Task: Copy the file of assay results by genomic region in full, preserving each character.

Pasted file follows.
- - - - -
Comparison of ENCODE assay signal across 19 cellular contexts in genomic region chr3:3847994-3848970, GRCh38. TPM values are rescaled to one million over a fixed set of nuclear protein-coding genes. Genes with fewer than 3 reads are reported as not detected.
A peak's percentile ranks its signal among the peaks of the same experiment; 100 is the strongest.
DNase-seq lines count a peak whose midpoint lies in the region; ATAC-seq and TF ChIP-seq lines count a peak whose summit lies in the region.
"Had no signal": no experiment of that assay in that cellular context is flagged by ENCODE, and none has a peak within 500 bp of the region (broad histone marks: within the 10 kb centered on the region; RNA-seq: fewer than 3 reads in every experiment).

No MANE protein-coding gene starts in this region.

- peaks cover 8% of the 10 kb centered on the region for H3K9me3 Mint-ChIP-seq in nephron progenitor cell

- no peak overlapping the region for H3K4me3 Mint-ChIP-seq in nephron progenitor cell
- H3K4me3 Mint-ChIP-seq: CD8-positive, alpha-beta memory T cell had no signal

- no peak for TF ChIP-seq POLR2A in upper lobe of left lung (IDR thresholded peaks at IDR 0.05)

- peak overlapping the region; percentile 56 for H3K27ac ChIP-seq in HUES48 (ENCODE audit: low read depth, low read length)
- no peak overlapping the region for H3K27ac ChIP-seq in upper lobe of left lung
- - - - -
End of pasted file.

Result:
Comparison of ENCODE assay signal across 19 cellular contexts in genomic region chr3:3847994-3848970, GRCh38. TPM values are rescaled to one million over a fixed set of nuclear protein-coding genes. Genes with fewer than 3 reads are reported as not detected.
A peak's percentile ranks its signal among the peaks of the same experiment; 100 is the strongest.
DNase-seq lines count a peak whose midpoint lies in the region; ATAC-seq and TF ChIP-seq lines count a peak whose summit lies in the region.
"Had no signal": no experiment of that assay in that cellular context is flagged by ENCODE, and none has a peak within 500 bp of the region (broad histone marks: within the 10 kb centered on the region; RNA-seq: fewer than 3 reads in every experiment).

No MANE protein-coding gene starts in this region.

- peaks cover 8% of the 10 kb centered on the region for H3K9me3 Mint-ChIP-seq in nephron progenitor cell

- no peak overlapping the region for H3K4me3 Mint-ChIP-seq in nephron progenitor cell
- H3K4me3 Mint-ChIP-seq: CD8-positive, alpha-beta memory T cell had no signal

- no peak for TF ChIP-seq POLR2A in upper lobe of left lung (IDR thresholded peaks at IDR 0.05)

- peak overlapping the region; percentile 56 for H3K27ac ChIP-seq in HUES48 (ENCODE audit: low read depth, low read length)
- no peak overlapping the region for H3K27ac ChIP-seq in upper lobe of left lung